(g) The proceedings were in some way unfair, for example, you weren’t able to say all that you wanted to say or something arose during the course of the Public Inquiry that you weren’t expecting and which meant you were unfairly caught unprepared.

Can the decision be put on hold while the appeal is heard ?

When the Traffic Commissioner makes a decision, that decision will either come into effect immediately or at some specified date into the future.

For example, with a revocation decision, it is customary to allow somewhere between 4-6 weeks (it could be more, it could be less) between the date of the decision and the date on which the revocation comes into effect. The problem is that an appeal hearing typically takes 4-5 months to be dealt with.

Once a revocation has taken effect, the business is normally by that stage lost forever and the appeal is therefore, in a practical sense, meaningless.

To get round this problem, there is a process that allows an operator to apply to the Traffic Commissioner for the decision to be “stayed” until the appeal hearing has taken place. This effectively means that the Traffic Commissioner’s decision is put on hold to allow the appeal hearing to take place first.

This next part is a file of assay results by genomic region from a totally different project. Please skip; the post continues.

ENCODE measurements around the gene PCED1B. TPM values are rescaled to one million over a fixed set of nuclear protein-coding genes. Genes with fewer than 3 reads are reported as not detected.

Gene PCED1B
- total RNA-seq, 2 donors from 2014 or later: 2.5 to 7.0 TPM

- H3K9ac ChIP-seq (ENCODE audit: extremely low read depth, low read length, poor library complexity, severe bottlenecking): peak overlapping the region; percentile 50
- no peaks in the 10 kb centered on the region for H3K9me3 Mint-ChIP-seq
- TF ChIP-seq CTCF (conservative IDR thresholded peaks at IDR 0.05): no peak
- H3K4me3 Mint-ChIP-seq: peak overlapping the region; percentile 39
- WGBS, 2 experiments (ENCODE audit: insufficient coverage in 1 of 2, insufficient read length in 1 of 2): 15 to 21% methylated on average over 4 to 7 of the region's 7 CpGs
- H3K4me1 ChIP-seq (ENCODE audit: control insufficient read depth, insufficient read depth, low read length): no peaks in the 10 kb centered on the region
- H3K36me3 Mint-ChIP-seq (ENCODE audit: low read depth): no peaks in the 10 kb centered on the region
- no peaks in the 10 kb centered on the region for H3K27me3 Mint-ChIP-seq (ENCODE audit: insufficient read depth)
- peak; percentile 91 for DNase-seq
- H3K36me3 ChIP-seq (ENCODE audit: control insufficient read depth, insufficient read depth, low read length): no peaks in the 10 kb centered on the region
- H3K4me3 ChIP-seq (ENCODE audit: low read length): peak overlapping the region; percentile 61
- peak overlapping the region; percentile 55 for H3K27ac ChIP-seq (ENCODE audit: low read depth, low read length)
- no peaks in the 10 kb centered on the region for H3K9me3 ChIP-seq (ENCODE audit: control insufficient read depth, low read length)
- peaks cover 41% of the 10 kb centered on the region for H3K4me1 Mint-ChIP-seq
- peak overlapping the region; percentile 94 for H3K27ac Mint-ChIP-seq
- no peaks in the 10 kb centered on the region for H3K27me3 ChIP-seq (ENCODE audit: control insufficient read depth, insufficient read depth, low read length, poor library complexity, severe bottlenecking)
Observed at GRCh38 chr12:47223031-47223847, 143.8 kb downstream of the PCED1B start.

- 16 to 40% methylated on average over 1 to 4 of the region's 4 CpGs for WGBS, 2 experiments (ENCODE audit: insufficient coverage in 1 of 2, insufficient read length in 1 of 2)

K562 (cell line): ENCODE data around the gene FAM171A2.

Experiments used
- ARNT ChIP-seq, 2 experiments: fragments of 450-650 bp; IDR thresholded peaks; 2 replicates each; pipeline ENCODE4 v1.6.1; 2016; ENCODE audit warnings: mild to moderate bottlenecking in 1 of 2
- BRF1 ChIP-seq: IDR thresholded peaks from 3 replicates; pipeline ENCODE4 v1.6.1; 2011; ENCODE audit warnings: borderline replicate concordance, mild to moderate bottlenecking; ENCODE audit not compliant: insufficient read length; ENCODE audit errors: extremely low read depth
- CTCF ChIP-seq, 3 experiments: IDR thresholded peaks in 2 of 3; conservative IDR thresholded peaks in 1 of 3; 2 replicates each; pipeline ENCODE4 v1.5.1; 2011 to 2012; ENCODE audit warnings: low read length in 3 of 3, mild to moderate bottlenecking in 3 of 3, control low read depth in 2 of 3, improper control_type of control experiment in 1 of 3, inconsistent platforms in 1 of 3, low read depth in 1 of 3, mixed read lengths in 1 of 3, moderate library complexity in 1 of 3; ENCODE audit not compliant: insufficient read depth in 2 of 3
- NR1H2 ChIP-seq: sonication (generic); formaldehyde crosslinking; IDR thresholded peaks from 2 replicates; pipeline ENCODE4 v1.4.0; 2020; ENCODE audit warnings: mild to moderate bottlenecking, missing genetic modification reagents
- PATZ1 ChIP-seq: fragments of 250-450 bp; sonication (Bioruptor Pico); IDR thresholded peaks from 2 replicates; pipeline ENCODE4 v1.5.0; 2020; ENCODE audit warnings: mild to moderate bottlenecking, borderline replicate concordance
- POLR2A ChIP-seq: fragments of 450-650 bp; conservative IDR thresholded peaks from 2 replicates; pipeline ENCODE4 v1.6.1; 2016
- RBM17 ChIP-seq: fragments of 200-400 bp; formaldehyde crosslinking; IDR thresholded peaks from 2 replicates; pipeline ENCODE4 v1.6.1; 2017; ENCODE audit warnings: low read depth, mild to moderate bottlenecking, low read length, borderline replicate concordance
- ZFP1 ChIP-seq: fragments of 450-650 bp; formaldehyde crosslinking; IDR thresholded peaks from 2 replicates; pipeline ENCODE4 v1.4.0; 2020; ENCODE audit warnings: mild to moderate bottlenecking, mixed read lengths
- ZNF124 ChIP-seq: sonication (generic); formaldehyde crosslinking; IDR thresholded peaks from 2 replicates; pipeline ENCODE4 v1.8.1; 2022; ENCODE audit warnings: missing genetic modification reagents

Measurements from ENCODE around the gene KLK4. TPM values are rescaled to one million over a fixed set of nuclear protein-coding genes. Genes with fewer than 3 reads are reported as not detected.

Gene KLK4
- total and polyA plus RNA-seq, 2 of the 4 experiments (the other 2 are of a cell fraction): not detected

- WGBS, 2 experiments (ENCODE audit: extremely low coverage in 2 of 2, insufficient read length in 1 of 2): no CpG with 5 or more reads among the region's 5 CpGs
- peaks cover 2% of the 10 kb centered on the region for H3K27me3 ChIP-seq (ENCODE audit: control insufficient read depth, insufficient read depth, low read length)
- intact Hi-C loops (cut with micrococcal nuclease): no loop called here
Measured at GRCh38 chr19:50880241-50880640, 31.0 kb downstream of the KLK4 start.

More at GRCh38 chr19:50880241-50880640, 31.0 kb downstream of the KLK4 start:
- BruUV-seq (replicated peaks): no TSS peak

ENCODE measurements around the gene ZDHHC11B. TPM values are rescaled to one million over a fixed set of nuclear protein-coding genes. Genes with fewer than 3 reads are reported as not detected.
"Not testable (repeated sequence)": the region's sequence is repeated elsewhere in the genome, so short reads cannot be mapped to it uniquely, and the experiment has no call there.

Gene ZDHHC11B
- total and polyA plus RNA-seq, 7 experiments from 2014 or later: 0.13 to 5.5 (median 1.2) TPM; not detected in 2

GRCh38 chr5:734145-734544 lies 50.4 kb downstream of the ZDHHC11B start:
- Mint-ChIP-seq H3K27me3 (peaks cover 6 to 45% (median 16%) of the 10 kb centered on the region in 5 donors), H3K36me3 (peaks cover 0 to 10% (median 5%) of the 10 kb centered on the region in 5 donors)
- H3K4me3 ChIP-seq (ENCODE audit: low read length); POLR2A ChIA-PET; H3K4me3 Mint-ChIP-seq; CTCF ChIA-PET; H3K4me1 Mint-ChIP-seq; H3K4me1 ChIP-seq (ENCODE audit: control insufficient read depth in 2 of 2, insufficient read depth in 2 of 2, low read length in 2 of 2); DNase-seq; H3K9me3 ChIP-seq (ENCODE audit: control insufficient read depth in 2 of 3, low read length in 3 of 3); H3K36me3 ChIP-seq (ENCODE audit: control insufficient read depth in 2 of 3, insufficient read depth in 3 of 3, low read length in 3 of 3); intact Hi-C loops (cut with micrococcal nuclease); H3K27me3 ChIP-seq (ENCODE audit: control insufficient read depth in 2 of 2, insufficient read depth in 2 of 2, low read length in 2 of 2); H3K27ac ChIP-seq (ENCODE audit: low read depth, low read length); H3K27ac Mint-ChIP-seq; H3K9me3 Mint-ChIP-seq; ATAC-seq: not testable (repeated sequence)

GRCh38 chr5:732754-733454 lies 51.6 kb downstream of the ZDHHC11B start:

An application has to be made to the Traffic Commissioner who made the decision for the stay. An application to stay has to meet certain criteria before the Traffic Commissioner will grant it.

If the Traffic Commissioner refuses to grant a stay, then you have a right to apply to the Upper Tribunal direct for the Upper Tribunal judge to grant a stay.

Applications for a stay are made on paper. There is no hearing. Therefore, it is important that a persuasive and well presented case is put forward in letter format to the Traffic Commissioner and/or the Upper Tribunal to ensure that a stay is granted.

Stays are discretionary and are not always granted.

Appealing higher if your appeal is unsuccessful

It is only on very narrow grounds that a further appeal can be made if you disagree with the decision of the Upper Tribunal. A further appeal is to the Court of Appeal. The grounds for appealing to the Court of Appeal must include that there has been an error of law by the Upper Tribunal and/or a further appeal would include a matter of public interest.